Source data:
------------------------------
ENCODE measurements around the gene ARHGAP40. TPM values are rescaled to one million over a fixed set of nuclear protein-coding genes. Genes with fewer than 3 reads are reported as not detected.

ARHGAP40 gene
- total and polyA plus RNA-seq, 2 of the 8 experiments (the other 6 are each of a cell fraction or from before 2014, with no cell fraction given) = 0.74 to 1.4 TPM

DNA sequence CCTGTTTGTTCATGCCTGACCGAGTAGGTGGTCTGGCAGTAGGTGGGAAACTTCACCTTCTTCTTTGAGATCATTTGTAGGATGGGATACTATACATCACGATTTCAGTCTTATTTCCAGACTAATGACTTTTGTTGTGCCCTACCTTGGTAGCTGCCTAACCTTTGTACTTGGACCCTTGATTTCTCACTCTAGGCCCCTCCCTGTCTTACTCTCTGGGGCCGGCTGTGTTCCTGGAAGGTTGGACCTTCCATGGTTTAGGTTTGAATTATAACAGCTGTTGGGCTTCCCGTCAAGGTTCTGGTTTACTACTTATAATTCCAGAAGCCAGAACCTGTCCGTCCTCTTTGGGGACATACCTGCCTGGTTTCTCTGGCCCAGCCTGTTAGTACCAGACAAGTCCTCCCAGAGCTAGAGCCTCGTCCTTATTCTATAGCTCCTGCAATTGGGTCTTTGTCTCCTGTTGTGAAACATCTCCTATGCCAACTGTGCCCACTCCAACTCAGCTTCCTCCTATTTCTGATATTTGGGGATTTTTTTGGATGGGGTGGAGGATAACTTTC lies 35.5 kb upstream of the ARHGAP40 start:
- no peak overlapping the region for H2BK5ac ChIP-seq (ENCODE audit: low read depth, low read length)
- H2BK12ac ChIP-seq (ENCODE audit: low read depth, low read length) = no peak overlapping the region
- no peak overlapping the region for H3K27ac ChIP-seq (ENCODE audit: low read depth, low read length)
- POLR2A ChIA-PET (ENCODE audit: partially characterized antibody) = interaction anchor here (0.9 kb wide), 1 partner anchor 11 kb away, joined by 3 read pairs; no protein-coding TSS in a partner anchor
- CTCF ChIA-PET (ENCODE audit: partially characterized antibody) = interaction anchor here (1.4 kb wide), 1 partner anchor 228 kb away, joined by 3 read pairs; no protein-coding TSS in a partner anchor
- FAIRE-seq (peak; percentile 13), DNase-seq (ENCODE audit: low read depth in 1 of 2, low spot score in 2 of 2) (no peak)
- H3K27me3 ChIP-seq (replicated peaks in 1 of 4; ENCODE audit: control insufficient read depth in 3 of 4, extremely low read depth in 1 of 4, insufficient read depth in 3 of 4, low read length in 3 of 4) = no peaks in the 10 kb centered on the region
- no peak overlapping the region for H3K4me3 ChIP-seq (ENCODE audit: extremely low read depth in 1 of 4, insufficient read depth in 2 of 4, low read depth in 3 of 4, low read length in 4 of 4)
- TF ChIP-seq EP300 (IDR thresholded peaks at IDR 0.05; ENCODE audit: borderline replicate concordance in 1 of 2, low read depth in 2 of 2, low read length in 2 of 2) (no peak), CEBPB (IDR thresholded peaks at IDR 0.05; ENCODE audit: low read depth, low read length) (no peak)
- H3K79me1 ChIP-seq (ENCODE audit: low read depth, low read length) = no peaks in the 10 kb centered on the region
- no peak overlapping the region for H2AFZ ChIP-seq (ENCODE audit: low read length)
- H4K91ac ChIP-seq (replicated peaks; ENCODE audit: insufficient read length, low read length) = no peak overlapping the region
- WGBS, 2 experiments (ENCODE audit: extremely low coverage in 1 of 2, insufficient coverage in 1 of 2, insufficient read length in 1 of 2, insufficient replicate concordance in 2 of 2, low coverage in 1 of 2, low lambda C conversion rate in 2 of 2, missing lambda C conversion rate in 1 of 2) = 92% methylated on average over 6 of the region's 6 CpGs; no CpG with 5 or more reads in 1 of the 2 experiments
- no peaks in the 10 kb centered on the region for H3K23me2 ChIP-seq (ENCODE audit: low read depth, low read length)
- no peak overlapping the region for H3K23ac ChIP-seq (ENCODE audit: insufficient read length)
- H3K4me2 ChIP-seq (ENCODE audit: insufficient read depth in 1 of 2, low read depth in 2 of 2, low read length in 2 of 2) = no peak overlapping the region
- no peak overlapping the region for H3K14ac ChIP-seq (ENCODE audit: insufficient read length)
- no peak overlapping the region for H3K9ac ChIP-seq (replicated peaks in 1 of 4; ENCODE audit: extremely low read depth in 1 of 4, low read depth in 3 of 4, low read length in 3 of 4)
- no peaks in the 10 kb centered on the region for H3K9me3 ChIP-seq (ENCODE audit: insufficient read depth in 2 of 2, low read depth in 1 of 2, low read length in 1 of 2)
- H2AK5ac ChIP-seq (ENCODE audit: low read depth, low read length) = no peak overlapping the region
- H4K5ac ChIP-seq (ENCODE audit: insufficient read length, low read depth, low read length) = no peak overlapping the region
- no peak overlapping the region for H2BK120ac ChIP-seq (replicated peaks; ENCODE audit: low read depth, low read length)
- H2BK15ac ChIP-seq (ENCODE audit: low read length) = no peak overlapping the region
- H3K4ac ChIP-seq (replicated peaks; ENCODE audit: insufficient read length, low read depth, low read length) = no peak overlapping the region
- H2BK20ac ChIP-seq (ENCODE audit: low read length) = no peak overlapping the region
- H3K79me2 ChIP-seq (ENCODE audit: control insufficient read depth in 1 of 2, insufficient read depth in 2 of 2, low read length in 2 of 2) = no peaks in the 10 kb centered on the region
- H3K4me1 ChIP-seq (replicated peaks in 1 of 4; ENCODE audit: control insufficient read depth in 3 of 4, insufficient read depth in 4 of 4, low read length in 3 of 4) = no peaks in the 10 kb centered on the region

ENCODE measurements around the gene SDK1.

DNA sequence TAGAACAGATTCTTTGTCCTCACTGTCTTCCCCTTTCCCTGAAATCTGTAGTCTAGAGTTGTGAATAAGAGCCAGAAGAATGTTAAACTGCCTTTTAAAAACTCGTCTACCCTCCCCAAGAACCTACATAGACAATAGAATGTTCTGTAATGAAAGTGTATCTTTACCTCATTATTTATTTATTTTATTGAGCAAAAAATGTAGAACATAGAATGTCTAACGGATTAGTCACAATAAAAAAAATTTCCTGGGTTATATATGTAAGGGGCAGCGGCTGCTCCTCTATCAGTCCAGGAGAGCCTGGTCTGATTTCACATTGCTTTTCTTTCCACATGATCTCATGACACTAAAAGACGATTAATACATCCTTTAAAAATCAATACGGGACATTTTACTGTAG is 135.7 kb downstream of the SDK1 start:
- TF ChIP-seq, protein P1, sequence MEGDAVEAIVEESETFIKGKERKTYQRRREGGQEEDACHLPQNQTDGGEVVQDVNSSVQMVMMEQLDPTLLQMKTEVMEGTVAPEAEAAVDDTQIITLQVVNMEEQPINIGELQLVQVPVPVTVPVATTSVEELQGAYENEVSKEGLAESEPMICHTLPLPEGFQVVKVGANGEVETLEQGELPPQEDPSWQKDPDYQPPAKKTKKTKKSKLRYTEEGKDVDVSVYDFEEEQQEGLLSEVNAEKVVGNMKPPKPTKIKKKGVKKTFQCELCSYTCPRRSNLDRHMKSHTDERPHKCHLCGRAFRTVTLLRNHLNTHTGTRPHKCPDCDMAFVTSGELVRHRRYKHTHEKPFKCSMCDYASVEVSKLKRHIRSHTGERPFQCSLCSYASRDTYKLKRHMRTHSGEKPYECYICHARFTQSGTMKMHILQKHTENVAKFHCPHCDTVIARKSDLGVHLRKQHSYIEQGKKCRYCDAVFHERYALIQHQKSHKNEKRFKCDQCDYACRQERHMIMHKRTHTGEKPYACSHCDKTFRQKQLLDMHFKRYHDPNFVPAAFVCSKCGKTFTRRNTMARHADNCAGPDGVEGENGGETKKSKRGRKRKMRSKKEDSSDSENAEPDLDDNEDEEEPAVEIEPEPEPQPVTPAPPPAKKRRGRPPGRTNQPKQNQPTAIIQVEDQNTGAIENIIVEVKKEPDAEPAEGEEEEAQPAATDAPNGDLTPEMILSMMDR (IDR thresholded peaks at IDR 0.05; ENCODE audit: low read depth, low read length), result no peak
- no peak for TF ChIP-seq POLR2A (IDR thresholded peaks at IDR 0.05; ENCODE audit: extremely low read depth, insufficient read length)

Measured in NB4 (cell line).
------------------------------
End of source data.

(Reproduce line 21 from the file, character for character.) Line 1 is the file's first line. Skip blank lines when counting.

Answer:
- no peak overlapping the region for H3K14ac ChIP-seq (ENCODE audit: insufficient read length)